Please also review our Grief Counseling Certification program and see if it matches your academic and professional goals

 

Grief Counseling Certification Article on Types of Depression

Depression is a chronic state of perpetual sadness.  Some forms of depression are acutely caused and temporary while other forms have no real reason and can last for months upon months or reoccur.

Depression is a far more serious state than normal grief reaction.  Normal grief reaction results from loss in some form.  It proceeds through a series of responses that can go in a particular order or not.  Various emotions can skip out of the so called order of denial, anger, bargaining, mourning and acceptance.  In fact, normal grief reactions can also have extreme oscillations and reversals to previous states.  None of this constitutes depression necessarily.  Grief itself is a natural reaction to loss and is not a pathology.  Sadness over loss even years after does not designate depression, but the inability to escape continual acute emotional pain and ability to adjust to new life does.

Depression can have a direct cause or no cause. It is important to find help. Please also review our Grief Counseling Certification

 

Depression though results in a variety of complications that prevent a normal grief reaction.  Sudden or extreme losses can cause depression, as well as, situations surrounding the loss itself.  Some losses are so extreme or the situations so gruesome that it can shake the very fabric of the individual’s life narrative.  These reactions can lead to later complications in the grief response and prevent adaption to the loss.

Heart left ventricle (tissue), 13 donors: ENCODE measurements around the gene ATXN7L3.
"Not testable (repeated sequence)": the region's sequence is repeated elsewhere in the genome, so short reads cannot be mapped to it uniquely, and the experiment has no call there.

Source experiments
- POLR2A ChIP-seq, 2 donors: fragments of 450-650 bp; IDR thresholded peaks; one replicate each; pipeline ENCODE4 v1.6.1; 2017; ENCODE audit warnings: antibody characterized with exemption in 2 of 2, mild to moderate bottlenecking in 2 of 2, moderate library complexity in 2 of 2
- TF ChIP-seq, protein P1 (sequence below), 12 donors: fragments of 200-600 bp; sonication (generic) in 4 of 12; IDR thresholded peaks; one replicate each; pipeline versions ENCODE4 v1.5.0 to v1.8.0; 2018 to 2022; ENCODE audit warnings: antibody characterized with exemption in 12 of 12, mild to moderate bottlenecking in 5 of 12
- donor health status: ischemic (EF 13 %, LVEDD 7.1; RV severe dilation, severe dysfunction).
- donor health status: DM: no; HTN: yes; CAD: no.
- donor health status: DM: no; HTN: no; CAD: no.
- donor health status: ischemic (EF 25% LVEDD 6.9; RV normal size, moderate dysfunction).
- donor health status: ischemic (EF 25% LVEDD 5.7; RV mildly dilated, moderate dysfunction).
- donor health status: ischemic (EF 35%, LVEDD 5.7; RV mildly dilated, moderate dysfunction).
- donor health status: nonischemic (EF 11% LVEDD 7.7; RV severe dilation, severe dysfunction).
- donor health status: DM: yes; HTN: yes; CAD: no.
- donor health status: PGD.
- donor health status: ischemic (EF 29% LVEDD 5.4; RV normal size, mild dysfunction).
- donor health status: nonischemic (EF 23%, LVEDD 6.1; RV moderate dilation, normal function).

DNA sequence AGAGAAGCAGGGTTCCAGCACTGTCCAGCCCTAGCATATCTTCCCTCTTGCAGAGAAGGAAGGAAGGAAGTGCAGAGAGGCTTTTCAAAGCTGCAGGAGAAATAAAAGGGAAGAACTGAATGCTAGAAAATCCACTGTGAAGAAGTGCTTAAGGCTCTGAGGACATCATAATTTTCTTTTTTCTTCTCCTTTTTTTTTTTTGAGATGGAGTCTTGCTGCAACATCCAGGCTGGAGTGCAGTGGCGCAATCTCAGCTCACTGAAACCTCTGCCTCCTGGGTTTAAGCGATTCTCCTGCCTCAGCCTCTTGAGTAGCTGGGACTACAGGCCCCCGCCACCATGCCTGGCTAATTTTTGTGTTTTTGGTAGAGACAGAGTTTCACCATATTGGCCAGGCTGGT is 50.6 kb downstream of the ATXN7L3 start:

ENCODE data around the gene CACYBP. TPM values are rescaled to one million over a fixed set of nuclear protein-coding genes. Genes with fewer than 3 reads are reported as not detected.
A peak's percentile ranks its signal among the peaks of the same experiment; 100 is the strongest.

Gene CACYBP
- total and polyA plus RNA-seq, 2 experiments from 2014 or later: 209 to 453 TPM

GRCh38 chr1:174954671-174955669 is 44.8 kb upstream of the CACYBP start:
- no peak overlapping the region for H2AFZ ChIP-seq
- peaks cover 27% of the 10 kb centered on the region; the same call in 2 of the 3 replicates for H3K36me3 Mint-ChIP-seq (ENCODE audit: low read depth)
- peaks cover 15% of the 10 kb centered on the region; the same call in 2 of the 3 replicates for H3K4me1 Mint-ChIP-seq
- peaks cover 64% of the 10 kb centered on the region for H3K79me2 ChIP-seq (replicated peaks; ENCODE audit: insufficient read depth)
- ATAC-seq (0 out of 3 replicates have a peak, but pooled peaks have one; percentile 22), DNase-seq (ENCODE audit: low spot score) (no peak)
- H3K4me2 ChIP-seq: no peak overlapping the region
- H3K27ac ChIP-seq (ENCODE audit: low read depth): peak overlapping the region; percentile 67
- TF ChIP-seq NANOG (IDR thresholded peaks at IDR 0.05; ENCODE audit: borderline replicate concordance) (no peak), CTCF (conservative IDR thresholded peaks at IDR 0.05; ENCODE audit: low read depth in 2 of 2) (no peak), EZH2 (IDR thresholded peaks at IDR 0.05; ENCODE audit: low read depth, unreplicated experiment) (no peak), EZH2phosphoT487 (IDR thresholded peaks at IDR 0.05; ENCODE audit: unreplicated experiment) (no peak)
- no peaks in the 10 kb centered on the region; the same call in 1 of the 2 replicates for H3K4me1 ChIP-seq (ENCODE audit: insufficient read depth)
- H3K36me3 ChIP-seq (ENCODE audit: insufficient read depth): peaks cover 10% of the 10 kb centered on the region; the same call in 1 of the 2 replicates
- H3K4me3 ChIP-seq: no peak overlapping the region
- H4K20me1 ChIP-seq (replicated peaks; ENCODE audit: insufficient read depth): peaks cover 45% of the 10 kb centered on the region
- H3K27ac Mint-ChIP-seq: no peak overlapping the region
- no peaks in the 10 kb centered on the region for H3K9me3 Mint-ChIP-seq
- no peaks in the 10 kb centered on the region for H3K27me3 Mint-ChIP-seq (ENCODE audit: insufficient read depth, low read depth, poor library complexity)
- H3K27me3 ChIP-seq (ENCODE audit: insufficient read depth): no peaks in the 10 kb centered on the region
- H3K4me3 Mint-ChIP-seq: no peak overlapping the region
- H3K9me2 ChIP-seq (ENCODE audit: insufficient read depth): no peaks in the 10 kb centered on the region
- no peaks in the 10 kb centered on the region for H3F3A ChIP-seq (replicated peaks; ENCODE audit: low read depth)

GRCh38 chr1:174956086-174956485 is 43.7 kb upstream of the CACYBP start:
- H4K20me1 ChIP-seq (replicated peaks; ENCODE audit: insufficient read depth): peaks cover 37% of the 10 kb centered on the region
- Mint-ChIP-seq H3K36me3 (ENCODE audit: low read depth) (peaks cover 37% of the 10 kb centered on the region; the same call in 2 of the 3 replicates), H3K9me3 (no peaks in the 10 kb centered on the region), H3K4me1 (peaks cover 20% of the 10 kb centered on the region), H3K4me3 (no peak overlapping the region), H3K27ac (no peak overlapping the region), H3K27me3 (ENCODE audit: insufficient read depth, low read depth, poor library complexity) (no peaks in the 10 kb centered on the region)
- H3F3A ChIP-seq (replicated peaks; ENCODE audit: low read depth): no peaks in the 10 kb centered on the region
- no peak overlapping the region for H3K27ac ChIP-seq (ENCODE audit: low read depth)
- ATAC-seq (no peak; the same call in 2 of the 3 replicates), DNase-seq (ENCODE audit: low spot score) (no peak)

Depression hence can be caused due to external issues but it can also be internal.  Depression sometimes may have no true cause or loss correlated with it.

The article, “Depression is one of the most common mental health conditions in the United States. There are several different types of depression.” by Jane Leonard looks at the different types of depression and their symptoms.  She states,

“Depression is one of the most common mental health conditions in the United States. There are several different types of depression.  People with depression experience distinct periods — lasting at least 2 weeks — of sadness, low energy, and loss of interest in things that they once enjoyed. People sometimes refer to these periods as depressive episodes.”

To read the entire article on depression, please click here

It is important to realize that simply certified grief counselors without any type of counseling license cannot treat depression.  They can help with others in overcoming the pains of grief but they cannot treat depression.  Individuals who are licensed and also obtain a certification in Grief Counseling have the ability to utilize their skills to treat both, natural grief and complications in grief.  This does not mean certified grief counselors do not play an important role.  Those who are only certified but not licensed as counselors, can still help others overcome loss and possibly identify signs of grief complication.  They can serve as front line soldiers in helping others find the help they need in overcoming depression.

Please also review our Grief Counseling Certification program and see if it matches your academic and professional goals.  The program is online and independent study and is open to qualified professionals seeking certification.